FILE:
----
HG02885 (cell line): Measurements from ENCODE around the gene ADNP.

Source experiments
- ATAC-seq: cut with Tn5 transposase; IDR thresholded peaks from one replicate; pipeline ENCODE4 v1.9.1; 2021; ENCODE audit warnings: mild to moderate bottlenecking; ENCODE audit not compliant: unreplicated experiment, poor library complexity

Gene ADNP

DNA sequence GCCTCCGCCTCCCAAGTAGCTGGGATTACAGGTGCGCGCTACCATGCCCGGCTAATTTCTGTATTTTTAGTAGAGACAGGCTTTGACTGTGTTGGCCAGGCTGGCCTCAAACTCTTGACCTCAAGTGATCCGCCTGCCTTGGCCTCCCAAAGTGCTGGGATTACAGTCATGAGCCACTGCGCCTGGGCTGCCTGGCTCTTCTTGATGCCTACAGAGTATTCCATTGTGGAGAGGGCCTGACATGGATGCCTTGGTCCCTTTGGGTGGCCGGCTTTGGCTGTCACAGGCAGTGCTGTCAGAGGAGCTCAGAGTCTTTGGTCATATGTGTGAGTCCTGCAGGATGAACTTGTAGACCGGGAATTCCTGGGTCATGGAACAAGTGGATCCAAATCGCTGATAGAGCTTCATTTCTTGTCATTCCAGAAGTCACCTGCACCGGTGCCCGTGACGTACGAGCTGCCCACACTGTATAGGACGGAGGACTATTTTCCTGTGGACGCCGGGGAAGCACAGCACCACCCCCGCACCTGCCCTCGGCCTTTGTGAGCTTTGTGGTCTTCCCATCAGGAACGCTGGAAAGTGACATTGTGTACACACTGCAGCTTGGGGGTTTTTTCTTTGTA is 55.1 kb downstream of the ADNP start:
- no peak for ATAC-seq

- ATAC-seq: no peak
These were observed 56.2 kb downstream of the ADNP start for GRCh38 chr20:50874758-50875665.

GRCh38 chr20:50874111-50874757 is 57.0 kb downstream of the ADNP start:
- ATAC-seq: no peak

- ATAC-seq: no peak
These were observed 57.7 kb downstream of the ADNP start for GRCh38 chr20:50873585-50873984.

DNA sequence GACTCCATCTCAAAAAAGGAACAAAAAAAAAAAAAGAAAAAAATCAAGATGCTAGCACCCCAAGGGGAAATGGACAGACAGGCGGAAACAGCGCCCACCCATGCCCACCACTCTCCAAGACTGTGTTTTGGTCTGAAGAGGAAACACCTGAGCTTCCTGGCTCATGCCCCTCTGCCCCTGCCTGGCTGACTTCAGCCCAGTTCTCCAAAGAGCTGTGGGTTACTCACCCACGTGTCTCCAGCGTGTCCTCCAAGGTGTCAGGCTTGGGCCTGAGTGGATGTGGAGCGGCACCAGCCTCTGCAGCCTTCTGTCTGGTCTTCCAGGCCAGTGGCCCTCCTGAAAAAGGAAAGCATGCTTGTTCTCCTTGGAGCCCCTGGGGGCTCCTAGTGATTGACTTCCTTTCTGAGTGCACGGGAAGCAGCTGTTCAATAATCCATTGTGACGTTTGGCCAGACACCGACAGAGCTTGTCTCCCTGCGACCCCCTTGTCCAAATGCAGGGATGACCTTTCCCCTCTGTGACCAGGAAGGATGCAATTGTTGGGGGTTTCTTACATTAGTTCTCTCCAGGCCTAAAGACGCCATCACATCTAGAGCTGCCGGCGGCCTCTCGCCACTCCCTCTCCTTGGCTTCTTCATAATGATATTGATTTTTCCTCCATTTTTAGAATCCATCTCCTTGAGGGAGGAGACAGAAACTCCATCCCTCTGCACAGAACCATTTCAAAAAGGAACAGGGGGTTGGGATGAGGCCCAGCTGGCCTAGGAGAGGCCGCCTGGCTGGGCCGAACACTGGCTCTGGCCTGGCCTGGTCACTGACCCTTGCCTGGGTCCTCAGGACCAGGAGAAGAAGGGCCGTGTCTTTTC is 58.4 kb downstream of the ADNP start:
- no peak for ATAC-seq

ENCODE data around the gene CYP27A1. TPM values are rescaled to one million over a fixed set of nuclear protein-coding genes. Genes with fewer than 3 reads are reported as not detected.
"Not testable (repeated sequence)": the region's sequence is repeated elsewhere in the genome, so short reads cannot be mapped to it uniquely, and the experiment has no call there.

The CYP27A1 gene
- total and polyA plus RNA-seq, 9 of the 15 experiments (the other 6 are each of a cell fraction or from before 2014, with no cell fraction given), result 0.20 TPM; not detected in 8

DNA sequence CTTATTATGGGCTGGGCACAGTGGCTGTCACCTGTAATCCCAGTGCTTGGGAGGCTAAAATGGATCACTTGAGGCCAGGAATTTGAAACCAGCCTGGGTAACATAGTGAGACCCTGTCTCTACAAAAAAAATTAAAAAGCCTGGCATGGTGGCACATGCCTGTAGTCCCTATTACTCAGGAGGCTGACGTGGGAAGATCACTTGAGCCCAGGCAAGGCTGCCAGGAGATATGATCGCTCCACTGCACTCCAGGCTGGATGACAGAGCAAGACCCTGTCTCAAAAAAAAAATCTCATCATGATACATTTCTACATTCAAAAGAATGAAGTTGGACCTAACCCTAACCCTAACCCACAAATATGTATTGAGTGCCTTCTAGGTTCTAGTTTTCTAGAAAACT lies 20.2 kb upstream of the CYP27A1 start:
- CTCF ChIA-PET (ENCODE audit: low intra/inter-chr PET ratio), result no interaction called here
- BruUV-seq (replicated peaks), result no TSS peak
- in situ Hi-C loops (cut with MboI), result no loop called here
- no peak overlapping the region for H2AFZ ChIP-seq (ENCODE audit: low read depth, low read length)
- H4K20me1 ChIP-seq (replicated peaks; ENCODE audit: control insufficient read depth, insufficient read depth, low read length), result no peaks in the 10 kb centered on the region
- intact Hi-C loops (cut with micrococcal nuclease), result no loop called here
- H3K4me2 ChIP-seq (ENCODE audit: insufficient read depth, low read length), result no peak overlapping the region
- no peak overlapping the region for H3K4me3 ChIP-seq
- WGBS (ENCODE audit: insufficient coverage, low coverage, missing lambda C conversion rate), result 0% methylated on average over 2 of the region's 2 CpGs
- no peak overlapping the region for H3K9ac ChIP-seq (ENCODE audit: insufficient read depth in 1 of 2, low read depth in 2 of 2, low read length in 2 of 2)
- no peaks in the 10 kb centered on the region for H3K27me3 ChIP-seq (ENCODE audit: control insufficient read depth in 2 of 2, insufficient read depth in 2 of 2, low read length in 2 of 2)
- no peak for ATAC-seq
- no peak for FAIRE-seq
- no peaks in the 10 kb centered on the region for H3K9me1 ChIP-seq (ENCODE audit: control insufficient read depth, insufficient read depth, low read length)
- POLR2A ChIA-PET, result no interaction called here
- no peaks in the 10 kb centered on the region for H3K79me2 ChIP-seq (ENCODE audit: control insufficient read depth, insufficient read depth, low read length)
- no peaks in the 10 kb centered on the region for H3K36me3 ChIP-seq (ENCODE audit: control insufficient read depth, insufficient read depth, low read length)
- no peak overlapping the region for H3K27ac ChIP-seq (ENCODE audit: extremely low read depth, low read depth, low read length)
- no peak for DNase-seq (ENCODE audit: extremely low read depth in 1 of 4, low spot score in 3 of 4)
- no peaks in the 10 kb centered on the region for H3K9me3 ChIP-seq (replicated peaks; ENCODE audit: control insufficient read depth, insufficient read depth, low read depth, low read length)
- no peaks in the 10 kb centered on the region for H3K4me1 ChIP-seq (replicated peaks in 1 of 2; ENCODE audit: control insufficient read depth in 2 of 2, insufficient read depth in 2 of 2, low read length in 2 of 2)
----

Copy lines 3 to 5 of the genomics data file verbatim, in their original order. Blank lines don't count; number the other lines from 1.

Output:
- ATAC-seq: cut with Tn5 transposase; IDR thresholded peaks from one replicate; pipeline ENCODE4 v1.9.1; 2021; ENCODE audit warnings: mild to moderate bottlenecking; ENCODE audit not compliant: unreplicated experiment, poor library complexity

Gene ADNP

DNA sequence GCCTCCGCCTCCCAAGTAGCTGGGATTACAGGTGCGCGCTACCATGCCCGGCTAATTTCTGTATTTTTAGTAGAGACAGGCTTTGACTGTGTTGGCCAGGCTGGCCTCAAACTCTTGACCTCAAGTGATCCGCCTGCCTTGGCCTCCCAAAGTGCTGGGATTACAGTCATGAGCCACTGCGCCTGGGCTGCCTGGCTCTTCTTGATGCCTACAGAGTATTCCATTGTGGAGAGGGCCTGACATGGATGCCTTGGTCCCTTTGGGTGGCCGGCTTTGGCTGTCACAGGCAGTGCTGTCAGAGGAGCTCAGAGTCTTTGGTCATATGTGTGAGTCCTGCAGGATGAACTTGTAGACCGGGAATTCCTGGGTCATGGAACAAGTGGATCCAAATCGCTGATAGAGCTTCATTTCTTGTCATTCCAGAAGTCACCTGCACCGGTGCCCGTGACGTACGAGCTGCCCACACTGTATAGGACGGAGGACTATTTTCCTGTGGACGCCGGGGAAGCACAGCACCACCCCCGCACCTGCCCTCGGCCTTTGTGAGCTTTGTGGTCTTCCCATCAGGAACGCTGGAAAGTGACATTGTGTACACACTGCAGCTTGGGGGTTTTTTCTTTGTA is 55.1 kb downstream of the ADNP start: